Renault Twingo hatchback (2014-2019)
"The Renault Twingo is a small and economical city car that blends good looks with decent practicality"
- Good interior space
- Small turning circle
- Stylish design
- Quite expensive
- Not the best to drive
- Lacks motorway manners
The Renault Twingo name has always been associated with fiercely individual city cars, and the latest version is no exception. It's a rival to the far more conventional Citroen C1, Skoda Citigo, Kia Picanto, Hyundai i10 and Volkswagen up!, and is notably unique in being rear-engined, with rear-wheel drive. This might seem an odd decision, but there’s method in Renault’s madness.
With its engine under the floor in the boot, the Twingo has buckets of front-end space for passengers and luggage. The absence of an engine under the bonnet also makes for a London Taxi-rivalling turning circle; the front wheels can achieve impressive angles of attack at parking speeds.
The Twingo isn’t the only rear-engined city car on the market, however – the Smart FourTwo and Smart ForFour were both developed alongside the Twingo and so all share similar technology and engines. The Renault is cheaper to buy, however.
There are three engines in the Twingo range. The basic SCe 70 1.0-litre petrol option produces 69bhp, but it’s worth stepping up to the TCe 90 if you plan to do anything other than urban miles, as it produces 89bhp and feels altogether more sprightly. The most powerful engine is reserved for the sporty GT range-topper and produces 108bhp.
Inside, the Twingo is as funky as you’d hope, with plenty of fun design touches, but rivals like the the Volkswagen up! and Hyundai i10 have interiors that feel sturdier. The Twingo has practicality in spades and despite its diminutive size, there’s space for four and decent-sized boot. Unlike the similarly rear-engined Porsche 911, however, there’s no extra storage in the front of the car; the ‘bonnet’ merely slides forward to reveal access to top-up points for anti-freeze, brake fluid and washer fluid.
You can have a Twingo in four main trims: Expression, Play, Dynamique, and GT. Expression lacks air-conditioning but comes with Bluetooth connectivity and LED running lights; Play adds air-con, a height-adjustable driver’s seat and extra personalisation options.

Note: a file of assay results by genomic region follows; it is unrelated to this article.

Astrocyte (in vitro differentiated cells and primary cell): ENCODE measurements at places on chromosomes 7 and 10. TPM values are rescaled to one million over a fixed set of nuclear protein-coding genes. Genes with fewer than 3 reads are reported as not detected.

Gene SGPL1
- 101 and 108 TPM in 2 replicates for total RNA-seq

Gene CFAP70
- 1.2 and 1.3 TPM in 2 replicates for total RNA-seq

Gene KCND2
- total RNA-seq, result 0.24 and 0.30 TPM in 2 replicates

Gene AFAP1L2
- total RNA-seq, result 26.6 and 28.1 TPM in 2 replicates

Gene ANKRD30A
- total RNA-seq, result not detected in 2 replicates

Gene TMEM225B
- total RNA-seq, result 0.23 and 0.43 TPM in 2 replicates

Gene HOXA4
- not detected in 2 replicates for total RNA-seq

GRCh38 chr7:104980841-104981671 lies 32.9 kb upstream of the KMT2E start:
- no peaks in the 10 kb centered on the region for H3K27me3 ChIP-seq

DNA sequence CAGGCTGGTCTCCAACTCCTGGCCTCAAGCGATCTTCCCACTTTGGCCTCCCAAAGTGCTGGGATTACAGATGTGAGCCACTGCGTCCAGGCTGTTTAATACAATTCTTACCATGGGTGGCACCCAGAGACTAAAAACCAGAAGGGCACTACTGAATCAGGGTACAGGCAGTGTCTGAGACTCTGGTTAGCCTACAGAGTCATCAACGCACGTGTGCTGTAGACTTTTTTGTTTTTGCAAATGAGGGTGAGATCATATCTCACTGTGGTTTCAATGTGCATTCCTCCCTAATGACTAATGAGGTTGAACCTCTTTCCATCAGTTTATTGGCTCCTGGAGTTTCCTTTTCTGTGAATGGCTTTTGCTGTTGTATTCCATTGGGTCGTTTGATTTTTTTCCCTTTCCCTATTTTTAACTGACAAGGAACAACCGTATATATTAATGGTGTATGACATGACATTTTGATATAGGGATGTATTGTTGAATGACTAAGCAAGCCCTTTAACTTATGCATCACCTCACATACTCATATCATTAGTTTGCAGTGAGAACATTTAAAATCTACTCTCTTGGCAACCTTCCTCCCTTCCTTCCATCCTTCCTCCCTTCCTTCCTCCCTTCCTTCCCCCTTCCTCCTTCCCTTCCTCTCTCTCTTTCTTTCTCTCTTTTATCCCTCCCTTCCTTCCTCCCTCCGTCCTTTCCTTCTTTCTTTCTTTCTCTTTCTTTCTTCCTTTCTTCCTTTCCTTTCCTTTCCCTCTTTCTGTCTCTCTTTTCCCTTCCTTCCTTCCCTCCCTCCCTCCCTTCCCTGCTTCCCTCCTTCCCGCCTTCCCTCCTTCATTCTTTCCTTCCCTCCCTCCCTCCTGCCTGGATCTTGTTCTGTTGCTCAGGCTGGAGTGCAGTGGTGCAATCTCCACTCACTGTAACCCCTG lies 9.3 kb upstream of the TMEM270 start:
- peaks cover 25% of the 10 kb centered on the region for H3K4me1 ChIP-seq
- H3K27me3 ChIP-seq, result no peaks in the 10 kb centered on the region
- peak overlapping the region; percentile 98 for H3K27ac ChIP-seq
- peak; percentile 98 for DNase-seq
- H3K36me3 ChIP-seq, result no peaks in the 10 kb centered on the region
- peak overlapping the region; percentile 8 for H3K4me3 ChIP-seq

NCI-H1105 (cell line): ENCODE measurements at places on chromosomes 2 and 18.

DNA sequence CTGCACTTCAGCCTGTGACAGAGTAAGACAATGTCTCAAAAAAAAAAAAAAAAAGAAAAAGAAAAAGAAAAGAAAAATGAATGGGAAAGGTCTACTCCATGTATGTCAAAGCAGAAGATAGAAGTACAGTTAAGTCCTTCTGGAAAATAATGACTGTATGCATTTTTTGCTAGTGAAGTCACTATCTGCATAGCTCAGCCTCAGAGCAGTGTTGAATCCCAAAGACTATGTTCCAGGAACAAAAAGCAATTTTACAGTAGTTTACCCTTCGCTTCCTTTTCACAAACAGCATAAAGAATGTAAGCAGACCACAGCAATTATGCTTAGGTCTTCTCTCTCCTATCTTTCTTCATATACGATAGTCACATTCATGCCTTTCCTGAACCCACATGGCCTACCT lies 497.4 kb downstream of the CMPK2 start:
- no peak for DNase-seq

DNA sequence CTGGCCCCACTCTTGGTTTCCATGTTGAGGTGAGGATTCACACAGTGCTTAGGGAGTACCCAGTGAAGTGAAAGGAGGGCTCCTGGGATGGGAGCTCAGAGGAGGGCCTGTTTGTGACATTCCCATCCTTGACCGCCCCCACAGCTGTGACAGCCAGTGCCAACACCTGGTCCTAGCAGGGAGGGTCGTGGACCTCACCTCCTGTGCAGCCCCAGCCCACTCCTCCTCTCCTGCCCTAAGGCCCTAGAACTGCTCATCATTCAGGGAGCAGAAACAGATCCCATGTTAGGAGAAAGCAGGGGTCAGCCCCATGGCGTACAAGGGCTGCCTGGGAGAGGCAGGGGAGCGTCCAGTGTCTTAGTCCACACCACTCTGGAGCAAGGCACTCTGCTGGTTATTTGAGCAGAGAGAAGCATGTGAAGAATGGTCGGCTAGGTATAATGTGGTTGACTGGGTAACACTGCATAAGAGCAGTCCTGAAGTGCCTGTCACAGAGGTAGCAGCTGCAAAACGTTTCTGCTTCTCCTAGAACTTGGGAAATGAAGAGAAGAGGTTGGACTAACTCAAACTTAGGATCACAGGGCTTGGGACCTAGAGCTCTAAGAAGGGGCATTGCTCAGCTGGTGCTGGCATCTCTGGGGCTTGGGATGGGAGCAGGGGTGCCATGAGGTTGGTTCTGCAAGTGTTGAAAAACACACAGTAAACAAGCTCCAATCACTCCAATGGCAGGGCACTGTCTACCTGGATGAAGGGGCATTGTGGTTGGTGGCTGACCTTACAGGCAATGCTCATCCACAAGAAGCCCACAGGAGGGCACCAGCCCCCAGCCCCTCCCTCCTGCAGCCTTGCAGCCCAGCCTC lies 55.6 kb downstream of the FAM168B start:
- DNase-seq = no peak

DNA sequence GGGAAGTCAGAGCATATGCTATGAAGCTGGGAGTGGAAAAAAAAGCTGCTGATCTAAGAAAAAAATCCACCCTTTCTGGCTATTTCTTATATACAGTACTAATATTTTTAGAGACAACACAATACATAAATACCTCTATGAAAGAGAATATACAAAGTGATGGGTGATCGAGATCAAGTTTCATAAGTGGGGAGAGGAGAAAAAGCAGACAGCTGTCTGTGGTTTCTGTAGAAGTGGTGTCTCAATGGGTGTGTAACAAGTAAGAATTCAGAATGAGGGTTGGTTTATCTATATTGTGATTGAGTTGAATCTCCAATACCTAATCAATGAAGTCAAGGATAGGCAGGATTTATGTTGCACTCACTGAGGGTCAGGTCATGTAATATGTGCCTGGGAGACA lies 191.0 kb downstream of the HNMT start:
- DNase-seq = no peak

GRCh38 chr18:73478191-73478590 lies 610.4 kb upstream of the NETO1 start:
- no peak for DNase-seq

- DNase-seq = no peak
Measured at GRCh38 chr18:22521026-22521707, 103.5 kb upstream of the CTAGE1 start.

Dynamique offers you alloy wheels and the nicer TCe 90 engine, while the most opulent Twingo is the Dynamique S, which adds bigger alloys and part-leather seats. The final choice is the Twingo GT, which uses a more powerful 0.9-litre TCe 110 engine, developing 109bhp. This enables a 0-62mph time of 9.6 seconds without ruining efficiency.
On the road, the Twingo is competent and reasonably engaging but it won’t provide enthusiastic drivers with many thrills. The tight turning circle makes manoeuvring a breeze, but the high driving position and the rather strange steering feel discourage you from driving it particularly quickly. While the GT is a marked improvement, it’s still far from becoming a focused drivers’ car and is best seen as a comfortable yet nippy runabout.
One area of slight concern is the fact Renault came 22nd out of 27 manufacturers in our 2017 Driver Power owner satisfaction survey, with 10.8% of customers reporting a fault within the first year of ownership.
Safety is reasonable thanks to a four-star rating from Euro NCAP. While some rivals scored the full five stars, the Twingo was tested under the latest and strictest criteria and offers decent adult and child occupant protection.
Whichever Twingo you choose, it won’t cost a fortune to run. All Twingos cost £140 a year to tax, while CO2-weighted first year payments will range from £120-150 depending on your engine choice – and these are usually part of the ‘on-the-road’ price.
For driving fun, the Twingo can’t match the Volkswagen up!, especially the TSI model, which nearly matches the Twingo GT for performance. Nor can it hold a candle to the seven-year warranty of the Kia Picanto. But it’s certainly an interesting car, with a spacious interior and bags of personality.